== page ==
Pursuit of Publication – An Interview with Author Jo Wanmer

It’s time again for me to contribute to the monthly ChristianWriters.com blog chain. Our topic for June is Pursuit. The pursuit of publication is an important milestone in the life of a writer. One person who has recently achieved this is Australian author Jo Wanmer. In November last year, Jo’s novel ‘Though The Bud Be Bruised’ won the Caleb Prize for Unpublished Fiction. For this she received a professional edit and publication through Even Before Publishing. I interviewed her about this process.

Jo Wanmer

Hello Jo and welcome. Thank you for taking the time to answer these questions. How long have you wanted to be a writer?

I set a goal about ten years ago to write books. I made a dream chart and it featured a row of books, with my name stuck on the spines!

Is ‘Though the Bud Be Bruised’ the first book you have written?

Yes, it is the first book. The only other writing I’ve done is journaling, poetry when under stress and the occasional article.

As you were writing, did you have your eyes on publication from the beginning?

Absolutely! This story had been burning in me for about fifteen years. I was determined to produce a published work. To that end I paid for mentors and took every opportunity I could to learn more about the modern art of writing.

How did it feel when your book was named winner of the ‘Un-Published Category’ in the adult Fiction section of the 2011 Caleb Awards?

I was very pleased, but not surprised! From the moment I heard of the prize I determined to win it, only because I knew the power of the amazing story I was relating.

What was it like working with an editor? How much work was required after winning the competition?

By the time my book entered the Caleb competition, I had attended two intensive mentorships. The first one I worked for five days with an experienced author checking, teaching, changing and adjusting my book. After that week I came home and had to rewrite my entire manuscript. Then I used a free appraisal from Omega Writers and received a lot more feedback. At the second mentorship I worked with another author and improved the book again. By the time it got to the editor, there was little work left to be done.

You describe your book as a ‘Faction’ – a fiction that is based on a true story. Can you describe the process of fictionalising a real event?

All locations carry fictitious names, though they are modelled on real places. Some
characters are close to real life with a few key things changed, but others are a mix of different people. Some are nicer than real life and some nastier as I had to build protagonists and antagonists. The wonderful thing about fiction is I could add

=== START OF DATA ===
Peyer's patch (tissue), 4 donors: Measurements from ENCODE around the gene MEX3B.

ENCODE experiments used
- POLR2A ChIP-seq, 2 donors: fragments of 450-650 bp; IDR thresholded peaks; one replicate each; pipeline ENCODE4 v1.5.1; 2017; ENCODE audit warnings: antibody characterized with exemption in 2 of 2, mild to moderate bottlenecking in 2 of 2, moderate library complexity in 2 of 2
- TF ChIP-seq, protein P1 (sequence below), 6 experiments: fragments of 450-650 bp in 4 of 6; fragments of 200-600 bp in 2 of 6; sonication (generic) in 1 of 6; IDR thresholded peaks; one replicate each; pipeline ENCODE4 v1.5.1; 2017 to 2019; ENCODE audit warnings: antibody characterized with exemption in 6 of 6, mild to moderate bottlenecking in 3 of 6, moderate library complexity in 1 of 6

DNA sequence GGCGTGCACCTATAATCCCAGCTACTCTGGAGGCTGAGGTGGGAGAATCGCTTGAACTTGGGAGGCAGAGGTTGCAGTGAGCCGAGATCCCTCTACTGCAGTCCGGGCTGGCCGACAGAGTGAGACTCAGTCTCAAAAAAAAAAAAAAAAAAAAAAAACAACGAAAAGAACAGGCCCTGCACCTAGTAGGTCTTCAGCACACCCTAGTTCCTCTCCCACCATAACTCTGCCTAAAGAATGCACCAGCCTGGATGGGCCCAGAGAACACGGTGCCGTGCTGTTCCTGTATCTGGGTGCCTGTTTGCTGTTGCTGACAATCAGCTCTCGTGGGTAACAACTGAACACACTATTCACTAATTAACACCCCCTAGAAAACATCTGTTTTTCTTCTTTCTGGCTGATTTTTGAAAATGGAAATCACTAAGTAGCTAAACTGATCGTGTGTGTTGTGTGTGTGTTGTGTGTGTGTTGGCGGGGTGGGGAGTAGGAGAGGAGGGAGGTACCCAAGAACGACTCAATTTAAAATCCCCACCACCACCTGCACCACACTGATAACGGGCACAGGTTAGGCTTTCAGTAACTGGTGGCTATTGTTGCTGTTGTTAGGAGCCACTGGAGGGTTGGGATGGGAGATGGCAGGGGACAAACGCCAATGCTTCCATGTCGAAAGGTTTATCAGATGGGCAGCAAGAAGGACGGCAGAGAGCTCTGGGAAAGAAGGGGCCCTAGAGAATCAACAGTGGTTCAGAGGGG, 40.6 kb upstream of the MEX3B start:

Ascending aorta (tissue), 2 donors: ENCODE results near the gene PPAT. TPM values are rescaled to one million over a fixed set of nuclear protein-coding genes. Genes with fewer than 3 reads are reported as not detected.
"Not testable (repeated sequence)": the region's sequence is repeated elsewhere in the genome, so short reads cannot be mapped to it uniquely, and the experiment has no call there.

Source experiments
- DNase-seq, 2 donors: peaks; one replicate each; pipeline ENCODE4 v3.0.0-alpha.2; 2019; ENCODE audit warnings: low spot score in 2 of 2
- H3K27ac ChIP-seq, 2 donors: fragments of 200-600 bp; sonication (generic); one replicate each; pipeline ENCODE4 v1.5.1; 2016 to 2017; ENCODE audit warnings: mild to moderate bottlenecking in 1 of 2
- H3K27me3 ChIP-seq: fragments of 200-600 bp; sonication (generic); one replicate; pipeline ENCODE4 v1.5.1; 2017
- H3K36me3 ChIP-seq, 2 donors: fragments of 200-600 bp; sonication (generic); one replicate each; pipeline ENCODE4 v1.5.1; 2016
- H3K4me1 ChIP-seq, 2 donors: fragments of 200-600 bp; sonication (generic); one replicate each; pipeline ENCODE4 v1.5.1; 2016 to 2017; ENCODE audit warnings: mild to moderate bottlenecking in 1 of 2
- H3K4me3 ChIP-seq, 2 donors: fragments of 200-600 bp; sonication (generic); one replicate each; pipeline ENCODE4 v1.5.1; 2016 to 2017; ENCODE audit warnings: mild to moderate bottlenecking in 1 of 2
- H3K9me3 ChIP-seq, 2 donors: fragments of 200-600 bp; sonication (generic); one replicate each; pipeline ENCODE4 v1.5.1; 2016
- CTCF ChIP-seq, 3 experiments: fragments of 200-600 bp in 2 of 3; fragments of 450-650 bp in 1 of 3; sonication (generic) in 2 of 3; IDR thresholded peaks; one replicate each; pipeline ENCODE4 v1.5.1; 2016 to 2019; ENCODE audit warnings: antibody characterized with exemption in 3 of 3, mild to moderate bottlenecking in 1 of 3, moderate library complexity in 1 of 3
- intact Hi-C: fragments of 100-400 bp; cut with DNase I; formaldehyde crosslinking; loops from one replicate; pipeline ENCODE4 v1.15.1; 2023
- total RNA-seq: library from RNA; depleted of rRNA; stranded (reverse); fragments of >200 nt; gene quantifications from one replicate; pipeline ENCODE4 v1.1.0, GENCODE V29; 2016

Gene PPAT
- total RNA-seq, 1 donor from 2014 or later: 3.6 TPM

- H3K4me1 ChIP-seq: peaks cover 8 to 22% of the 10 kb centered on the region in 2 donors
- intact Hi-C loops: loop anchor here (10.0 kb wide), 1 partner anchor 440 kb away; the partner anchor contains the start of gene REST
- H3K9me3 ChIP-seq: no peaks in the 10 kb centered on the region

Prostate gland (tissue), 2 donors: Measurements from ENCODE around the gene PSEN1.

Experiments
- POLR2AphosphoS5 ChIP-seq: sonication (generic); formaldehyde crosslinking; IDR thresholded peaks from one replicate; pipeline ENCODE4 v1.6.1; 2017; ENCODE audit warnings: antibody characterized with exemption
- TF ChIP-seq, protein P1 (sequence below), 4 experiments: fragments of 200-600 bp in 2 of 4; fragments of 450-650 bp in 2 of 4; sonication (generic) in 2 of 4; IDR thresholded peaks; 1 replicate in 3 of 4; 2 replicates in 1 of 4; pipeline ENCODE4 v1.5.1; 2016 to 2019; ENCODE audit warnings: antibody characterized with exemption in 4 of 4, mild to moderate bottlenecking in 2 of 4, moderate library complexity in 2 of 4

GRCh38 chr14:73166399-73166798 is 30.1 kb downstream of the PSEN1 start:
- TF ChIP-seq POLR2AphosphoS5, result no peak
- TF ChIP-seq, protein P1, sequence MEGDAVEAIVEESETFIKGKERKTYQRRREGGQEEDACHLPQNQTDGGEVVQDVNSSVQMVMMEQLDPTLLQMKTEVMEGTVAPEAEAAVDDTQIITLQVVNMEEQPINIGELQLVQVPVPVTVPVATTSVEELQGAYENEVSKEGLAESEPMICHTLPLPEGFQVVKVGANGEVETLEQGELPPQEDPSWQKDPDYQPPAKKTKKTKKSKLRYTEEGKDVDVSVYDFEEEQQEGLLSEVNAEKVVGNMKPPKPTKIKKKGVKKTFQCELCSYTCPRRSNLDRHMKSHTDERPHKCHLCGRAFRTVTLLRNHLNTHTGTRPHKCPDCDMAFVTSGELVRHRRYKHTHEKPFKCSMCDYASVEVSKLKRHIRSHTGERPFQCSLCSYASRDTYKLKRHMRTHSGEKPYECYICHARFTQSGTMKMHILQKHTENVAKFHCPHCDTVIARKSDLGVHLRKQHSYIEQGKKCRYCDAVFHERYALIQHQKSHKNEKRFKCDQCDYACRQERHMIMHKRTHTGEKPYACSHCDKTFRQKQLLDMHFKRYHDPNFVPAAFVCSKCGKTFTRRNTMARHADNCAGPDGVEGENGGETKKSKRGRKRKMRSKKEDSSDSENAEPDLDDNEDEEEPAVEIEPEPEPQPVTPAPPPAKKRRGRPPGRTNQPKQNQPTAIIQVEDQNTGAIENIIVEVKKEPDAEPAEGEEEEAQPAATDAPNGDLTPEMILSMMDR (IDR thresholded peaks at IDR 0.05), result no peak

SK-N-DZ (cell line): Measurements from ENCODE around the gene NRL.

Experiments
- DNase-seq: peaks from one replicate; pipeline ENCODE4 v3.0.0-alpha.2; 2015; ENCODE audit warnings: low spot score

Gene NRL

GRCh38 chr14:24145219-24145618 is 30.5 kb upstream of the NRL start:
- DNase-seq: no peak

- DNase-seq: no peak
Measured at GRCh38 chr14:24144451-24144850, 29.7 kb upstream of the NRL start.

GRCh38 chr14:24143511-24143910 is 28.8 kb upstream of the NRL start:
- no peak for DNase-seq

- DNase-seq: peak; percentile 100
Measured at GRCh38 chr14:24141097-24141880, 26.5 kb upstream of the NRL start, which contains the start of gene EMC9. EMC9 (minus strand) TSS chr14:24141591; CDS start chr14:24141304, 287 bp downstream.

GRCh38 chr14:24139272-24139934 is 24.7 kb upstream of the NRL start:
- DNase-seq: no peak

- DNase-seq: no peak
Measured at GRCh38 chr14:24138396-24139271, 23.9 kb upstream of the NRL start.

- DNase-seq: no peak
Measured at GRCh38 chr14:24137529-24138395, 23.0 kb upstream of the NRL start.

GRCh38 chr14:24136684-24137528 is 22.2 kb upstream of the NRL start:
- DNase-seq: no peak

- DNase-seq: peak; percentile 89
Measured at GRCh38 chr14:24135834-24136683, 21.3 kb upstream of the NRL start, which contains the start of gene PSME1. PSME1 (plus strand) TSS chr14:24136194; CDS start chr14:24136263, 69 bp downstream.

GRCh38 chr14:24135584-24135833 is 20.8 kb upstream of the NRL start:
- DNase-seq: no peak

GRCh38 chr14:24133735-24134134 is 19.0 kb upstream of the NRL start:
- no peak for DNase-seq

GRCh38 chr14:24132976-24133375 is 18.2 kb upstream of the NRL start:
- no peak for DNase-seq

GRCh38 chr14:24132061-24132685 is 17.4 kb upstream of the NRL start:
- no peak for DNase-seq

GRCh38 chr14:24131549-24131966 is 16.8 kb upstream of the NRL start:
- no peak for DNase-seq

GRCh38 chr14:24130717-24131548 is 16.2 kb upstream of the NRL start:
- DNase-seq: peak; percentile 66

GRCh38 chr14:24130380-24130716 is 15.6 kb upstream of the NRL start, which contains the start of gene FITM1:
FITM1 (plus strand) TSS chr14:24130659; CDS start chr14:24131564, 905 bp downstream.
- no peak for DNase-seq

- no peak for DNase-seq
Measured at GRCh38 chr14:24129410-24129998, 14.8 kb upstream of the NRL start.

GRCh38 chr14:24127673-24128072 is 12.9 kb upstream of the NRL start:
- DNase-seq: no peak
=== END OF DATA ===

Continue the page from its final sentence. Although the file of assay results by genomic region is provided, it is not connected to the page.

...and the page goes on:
a conversation or an event to help me build the story or a new understanding the main characters were learning. But these scenes are inconsequential in the book. Their purpose is to move the book to the next major incident.

God has not been fictionalized. What He does and says are as true as my memory allows.

The first one and a bit chapters can be read on your website. You start with a powerful hook that makes the audience want to read on. Was this always the way you started the story, or did this change after editing?

My first mentor, Mary Hawkins, slashed the first three chapters from the book and declared that the story started at that point! I was gutted! What about all the information in the first three chapters? Most of it was back story. A little of it worked its way into the manuscript further on. The introduction to characters, which I deemed so important, was reduced to the bare facts in Chapter 1. I began to understand that the characters are built while the action is flowing.

After that first lesson I learned to hold my writing loosely. I think every word was eventually changed. That was hard but now I’m so thankful for that training, as I
have presented a well written novel to the market

Book CoverThe Christian fiction industry is still pretty small in Australia, when compared to say America. Do you think that is a help or a hindrance to new authors?

I think it is a fact! Our population is small compared to America! I learned to remove all jargon that would be offensive to any denomination. The market is small enough without offending either the more conservative churches or the Pentecostal stream. I am working hard give the
Australian market confidence, so they will buy the book. The market is nearly impossible for a new author unless they work hard at marketing themselves.

Your book deals with some pretty heavy issues. Was it difficult to write about these subjects?

Not as difficult as living them! God has done a mighty work of healing in my life which I think is evidenced in the fact I can write of my experiences without great difficulty.

You are also a pastor at Burpengary Community Church. Do you see your fiction writing as a calling from God like your other ministry?

I am still very surprised to find myself a fiction writer! I’m sure it was God’s idea. At every stage I would suddenly find the next person that could help me. My whole life is ministry and my hope is that ‘Though the Bud be Bruised’ will open opportunities for me to speak about God’s amazing, powerful, unconditional love.

What do you want readers to take away from ‘Though the Bud Be